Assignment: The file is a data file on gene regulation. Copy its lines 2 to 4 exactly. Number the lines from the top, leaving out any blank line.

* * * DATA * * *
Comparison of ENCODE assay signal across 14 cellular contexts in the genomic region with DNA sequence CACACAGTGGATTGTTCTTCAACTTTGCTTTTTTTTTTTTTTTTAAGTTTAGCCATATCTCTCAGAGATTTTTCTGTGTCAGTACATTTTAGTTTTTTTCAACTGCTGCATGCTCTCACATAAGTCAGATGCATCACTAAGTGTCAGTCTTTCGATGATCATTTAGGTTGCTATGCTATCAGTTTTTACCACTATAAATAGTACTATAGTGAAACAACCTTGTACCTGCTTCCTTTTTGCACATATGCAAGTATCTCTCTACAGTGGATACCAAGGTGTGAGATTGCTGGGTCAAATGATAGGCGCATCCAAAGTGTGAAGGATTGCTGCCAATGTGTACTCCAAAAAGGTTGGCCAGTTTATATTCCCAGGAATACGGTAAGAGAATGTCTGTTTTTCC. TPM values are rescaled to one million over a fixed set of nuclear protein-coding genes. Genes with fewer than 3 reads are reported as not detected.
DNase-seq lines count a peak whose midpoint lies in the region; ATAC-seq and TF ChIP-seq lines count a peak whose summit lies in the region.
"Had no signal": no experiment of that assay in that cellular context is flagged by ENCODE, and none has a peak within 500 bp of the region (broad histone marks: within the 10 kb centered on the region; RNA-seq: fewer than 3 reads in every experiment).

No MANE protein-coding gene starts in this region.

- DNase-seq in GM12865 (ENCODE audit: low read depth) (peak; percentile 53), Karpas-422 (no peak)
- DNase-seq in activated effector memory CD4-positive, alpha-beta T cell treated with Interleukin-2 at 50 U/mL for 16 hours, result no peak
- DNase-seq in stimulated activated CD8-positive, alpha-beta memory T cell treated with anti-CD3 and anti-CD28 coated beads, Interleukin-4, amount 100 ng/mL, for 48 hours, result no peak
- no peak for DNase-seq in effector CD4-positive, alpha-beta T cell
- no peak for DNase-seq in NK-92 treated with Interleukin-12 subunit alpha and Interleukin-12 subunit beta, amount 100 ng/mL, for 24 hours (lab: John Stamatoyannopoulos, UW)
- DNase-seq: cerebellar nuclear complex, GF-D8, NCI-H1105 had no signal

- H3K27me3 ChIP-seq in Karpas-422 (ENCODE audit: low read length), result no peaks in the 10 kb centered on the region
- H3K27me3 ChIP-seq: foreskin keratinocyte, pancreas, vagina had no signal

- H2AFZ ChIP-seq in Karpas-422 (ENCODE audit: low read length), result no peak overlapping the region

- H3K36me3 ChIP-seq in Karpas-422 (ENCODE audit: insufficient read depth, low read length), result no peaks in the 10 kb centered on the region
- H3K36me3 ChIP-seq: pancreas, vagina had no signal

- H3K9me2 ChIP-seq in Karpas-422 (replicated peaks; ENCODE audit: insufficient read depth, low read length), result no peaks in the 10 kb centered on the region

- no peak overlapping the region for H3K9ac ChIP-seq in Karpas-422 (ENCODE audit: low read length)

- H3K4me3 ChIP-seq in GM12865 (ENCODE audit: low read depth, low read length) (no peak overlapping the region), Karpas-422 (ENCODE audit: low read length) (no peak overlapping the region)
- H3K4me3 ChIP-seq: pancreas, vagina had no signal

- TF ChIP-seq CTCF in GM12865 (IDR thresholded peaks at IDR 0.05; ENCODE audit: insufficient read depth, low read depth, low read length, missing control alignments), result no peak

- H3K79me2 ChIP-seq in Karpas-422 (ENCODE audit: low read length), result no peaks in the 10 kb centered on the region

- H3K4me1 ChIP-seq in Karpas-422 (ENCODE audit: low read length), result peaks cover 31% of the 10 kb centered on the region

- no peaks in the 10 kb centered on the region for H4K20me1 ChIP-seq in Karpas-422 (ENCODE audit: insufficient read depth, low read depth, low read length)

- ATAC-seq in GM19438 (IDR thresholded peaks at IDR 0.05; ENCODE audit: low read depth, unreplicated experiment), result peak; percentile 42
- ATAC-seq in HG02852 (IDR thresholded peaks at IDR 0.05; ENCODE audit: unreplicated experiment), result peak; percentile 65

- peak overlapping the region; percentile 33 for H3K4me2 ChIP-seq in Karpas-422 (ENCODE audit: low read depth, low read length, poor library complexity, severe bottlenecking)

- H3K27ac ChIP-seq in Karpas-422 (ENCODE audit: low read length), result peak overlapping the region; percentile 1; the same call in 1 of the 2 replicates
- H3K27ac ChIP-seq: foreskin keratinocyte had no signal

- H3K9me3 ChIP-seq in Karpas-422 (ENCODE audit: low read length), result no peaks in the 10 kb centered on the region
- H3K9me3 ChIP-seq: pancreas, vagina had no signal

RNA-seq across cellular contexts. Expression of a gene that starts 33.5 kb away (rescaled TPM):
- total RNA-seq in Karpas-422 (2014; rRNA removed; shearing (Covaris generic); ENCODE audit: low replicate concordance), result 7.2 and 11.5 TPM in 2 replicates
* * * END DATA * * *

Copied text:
DNase-seq lines count a peak whose midpoint lies in the region; ATAC-seq and TF ChIP-seq lines count a peak whose summit lies in the region.
"Had no signal": no experiment of that assay in that cellular context is flagged by ENCODE, and none has a peak within 500 bp of the region (broad histone marks: within the 10 kb centered on the region; RNA-seq: fewer than 3 reads in every experiment).

No MANE protein-coding gene starts in this region.